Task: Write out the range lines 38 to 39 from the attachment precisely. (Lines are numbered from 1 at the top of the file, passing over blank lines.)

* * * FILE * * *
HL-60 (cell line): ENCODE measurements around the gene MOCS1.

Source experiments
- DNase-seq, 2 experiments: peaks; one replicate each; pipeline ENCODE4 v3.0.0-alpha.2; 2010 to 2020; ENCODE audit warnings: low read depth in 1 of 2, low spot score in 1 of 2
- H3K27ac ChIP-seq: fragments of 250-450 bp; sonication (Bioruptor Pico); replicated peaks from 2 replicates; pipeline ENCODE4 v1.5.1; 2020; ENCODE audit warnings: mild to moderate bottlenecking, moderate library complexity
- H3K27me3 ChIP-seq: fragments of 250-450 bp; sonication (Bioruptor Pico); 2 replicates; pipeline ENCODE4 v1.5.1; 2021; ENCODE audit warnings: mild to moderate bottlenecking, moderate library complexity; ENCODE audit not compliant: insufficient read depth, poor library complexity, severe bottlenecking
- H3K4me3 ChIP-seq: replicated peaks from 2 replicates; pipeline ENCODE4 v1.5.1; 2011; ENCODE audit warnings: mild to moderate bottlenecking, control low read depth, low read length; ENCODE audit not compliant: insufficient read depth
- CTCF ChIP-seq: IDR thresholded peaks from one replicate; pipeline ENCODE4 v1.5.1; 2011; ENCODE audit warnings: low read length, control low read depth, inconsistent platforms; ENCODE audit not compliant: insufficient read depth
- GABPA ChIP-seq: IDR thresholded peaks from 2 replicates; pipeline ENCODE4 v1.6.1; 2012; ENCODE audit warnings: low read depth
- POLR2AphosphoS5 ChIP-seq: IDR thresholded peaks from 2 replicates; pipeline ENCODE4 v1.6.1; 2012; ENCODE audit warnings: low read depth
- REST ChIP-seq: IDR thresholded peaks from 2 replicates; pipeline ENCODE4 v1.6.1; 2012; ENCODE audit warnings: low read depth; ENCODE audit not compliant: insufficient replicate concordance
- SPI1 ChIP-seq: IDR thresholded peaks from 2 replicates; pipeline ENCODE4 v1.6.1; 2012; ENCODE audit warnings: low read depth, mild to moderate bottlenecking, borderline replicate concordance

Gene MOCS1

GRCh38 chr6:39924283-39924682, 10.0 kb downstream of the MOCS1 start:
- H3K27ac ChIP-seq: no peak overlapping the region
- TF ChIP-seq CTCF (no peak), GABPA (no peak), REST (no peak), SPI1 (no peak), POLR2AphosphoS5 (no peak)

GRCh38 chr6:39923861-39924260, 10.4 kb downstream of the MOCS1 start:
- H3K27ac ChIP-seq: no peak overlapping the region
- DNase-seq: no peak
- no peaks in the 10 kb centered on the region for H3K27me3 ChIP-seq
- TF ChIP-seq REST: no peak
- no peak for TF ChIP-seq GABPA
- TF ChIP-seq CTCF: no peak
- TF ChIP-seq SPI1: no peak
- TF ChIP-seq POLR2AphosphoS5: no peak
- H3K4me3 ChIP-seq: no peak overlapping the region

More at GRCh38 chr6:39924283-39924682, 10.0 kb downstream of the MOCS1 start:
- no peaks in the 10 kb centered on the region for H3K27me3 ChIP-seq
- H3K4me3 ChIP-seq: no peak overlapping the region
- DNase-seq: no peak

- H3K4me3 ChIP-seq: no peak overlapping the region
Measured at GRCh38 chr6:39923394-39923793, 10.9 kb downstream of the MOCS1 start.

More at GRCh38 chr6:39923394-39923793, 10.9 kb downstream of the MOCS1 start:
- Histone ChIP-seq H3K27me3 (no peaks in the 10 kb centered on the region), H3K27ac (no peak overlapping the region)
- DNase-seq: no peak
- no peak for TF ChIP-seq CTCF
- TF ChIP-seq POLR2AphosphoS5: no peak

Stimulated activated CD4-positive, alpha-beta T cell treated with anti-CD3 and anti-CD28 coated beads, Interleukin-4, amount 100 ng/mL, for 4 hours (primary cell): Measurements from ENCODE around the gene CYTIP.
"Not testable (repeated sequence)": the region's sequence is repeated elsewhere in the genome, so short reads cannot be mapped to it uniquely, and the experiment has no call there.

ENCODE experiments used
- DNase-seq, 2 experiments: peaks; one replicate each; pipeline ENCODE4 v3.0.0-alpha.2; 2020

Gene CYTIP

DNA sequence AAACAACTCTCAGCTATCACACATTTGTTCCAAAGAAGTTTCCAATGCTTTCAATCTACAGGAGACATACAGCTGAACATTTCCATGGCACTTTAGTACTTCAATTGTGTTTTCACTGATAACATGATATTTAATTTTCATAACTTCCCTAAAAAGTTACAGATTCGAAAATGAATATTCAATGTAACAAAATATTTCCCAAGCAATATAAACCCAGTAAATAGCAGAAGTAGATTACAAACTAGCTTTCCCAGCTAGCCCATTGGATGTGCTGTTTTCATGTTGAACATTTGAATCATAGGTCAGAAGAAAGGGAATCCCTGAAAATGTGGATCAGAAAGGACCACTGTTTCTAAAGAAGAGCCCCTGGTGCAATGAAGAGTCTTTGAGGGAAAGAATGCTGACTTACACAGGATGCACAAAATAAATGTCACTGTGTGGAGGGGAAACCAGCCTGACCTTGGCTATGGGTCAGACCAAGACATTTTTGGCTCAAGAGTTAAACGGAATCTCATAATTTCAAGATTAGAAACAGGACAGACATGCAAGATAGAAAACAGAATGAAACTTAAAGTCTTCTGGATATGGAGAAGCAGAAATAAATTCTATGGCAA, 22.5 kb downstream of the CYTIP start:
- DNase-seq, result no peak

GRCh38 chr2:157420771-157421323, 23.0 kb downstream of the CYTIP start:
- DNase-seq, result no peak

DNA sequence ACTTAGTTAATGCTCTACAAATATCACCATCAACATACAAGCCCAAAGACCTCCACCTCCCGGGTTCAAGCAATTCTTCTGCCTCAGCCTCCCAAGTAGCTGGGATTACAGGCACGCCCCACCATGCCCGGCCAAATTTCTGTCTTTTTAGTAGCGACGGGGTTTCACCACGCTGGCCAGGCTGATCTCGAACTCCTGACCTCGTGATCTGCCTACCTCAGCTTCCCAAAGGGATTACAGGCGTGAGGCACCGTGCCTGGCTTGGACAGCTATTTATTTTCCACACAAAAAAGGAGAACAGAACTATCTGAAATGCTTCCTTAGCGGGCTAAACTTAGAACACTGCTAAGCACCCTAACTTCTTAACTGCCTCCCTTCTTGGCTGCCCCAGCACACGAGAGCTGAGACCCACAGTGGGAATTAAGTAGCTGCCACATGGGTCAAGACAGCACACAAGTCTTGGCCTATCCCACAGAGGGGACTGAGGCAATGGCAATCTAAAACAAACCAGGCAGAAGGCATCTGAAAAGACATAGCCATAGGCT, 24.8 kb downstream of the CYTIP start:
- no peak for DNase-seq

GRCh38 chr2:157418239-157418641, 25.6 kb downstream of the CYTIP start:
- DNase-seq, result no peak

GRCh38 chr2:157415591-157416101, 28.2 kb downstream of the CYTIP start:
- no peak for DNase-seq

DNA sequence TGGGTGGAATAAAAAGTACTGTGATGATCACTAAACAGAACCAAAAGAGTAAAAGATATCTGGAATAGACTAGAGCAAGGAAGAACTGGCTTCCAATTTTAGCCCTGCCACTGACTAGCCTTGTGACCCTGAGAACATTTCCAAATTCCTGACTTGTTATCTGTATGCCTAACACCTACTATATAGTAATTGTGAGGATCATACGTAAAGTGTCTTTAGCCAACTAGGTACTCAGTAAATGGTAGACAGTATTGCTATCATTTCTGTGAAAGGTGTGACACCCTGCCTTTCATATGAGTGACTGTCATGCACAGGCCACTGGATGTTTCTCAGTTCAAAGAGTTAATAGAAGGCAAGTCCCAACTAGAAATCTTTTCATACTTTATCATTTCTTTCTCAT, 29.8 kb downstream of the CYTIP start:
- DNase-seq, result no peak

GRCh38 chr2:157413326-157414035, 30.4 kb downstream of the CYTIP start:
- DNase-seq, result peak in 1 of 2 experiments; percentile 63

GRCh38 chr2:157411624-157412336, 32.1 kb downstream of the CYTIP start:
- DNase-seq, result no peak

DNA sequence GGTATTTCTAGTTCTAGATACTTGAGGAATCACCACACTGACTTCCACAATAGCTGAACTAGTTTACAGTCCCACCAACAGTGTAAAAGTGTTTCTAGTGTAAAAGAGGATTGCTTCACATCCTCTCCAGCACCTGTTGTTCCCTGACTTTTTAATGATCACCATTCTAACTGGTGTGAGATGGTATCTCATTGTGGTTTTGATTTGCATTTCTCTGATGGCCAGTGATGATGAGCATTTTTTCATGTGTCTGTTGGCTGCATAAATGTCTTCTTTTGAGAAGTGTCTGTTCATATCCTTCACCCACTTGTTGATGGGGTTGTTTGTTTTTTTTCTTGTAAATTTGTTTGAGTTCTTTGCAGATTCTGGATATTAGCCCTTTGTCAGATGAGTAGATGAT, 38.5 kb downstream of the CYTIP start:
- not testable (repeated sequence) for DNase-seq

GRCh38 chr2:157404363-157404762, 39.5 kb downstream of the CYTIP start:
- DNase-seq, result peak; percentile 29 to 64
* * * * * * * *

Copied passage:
"Not testable (repeated sequence)": the region's sequence is repeated elsewhere in the genome, so short reads cannot be mapped to it uniquely, and the experiment has no call there.

ENCODE experiments used